“Light humor with a message”: Salim the Knife Sharpener
Read Salim the Knife-Sharpener on GetLitt! – Click HERE
Responding to how he imagines and creates characters he has not written himself; Ashok narrates a rather fascinating story about how the drawing of Salim from Salim the Knife Sharpener came to be. “I remember knife sharpeners from my childhood. They used to be everywhere, but now you hardly see them anymore. I managed to capture one, who was making rounds in my neighbourhood. So, when I saw him, I pounced upon him, gave him some money and asked if I could take pictures”. Thus, the birth of Salim! With wavy hair and scattered beard, we now know why his work on this book is so captivating.
Spirit Animal: “A flying horse, maybe”
When asked about his spirit animal, Ashok said, “it has to be one with wings”, moving on then to a flying horse, which took my thoughts to Pegasus, the mythical flying horse that symbolizes freedom, eternal spring of imagination and creativity. It aptly conveyed the characteristics that he embodies; he seemed a reservoir of ideas, brimming with childlike wonder to satiate the curiosity of the reader.
These wings take him on the flight of fancy to reach a land that is full of fun, for the author and his readers. His readers, children, are spoken to as equal, treated with respect as he entertains them by being their peer not a patronizing elder.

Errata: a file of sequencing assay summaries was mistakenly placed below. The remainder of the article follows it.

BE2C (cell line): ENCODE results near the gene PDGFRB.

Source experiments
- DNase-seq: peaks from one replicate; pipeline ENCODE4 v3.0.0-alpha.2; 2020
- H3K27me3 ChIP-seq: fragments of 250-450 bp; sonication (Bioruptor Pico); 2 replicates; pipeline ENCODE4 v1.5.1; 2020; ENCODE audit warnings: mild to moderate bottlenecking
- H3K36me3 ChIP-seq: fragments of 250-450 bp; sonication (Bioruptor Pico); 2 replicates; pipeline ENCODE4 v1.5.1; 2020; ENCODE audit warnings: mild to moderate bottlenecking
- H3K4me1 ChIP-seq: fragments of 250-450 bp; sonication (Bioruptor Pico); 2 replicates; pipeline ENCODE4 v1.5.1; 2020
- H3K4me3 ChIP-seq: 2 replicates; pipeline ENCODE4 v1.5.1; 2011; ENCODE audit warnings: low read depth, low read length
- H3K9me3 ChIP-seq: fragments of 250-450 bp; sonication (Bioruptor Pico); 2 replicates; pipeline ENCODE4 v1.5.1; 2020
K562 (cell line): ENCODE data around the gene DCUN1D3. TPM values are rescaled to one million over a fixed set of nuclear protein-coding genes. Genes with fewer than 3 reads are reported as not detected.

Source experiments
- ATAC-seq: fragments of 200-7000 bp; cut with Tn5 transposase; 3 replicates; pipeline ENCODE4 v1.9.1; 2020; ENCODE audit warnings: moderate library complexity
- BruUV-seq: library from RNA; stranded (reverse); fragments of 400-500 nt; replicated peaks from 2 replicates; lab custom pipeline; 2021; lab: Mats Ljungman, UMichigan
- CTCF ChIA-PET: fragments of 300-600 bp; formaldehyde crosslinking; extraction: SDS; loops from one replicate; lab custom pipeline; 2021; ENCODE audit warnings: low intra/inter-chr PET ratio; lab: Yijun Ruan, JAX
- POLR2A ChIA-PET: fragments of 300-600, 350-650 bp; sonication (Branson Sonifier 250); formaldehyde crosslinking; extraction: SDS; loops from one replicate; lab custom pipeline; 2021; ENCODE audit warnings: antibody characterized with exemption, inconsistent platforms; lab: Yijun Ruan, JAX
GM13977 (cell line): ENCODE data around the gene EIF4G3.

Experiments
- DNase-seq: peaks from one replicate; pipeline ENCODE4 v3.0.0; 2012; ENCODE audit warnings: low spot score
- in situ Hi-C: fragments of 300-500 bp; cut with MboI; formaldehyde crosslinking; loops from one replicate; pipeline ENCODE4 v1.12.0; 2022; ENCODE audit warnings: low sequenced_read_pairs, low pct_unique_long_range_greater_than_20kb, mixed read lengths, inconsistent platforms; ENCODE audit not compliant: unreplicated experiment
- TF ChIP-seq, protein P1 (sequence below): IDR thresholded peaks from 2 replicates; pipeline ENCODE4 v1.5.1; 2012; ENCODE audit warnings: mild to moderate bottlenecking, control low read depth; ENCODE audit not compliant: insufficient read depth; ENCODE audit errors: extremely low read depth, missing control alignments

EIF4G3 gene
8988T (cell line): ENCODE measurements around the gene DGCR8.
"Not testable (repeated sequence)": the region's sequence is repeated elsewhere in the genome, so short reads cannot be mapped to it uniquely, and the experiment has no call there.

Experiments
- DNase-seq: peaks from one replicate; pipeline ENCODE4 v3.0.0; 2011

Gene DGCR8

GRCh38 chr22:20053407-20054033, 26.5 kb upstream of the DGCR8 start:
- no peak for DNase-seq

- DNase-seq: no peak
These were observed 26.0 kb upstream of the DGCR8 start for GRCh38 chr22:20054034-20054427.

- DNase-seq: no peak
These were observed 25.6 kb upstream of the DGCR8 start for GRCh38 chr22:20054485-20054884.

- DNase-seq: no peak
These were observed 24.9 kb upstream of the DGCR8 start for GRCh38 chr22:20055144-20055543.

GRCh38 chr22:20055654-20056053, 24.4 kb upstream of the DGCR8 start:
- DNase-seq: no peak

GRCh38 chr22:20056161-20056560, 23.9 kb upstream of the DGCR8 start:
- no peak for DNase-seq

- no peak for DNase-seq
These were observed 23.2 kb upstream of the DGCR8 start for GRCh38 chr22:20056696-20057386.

Advice to Young Aspiring Writers:
Balancing yin and yang, Ashok Rajagopalan talks about how he was afraid to send his work to editors, because of his imperfect English. He talks about his growth with that insecurity saying, “It’s not supposed to be all perfect” and the importance of accepting constructive criticism. He also expertly advises aspiring writers, encouraging them to send in only their best work, and not doubtful plots.
Diving further in the realm of creative writing, he said “all writers have to be good readers, as we should not trust a lean chef, in the same way it’s hard or nearly impossible to be a good writer without being an avid reader.”
When I asked about his advice to young, aspiring authors Ashok detailed, “Only send in your best stuff. And don’t worry about the language. Actually, that stopped me from being a writer for years. That’s why editors exist!”
Throughout the interview, Ashok maintains a cheerful smile; something that softens many negative emotions in just one go. Someone so joyful and easy at heart makes the perfect persona for a children’s writer. With works like ‘Gajapati Kulapati’ and ‘Salim the knife sharpener, I can confidently say that kid’s literature is very lucky to be the pedestal he has built a beautiful career upon.
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I, Sana Singh, am a dreamer. I enjoy making art; of all kinds, right from putting together a welcoming batch of chocolate chip cookies to taming my thoughts on a piece of paper. My untapped emotions come out best in colorful hues on a blank canvas and long walks in the chilly winter air. Like every other 9th grader, I do sometimes cluelessly gawk at the blackboard but I enjoy working towards gaining knowledge. My favorite colors are sage and viridian; and while I understand not everything is black and white, some things simply are. I aspire to catch the first spark when hard work and talent are rubbed together. Every drop makes an ocean. Every spark ignites a fire. Sana Singh is part of the GetLitt! Editorial Student Council, a 10-week, literary initiative aimed at getting students actively involved in reading, writing, and editing.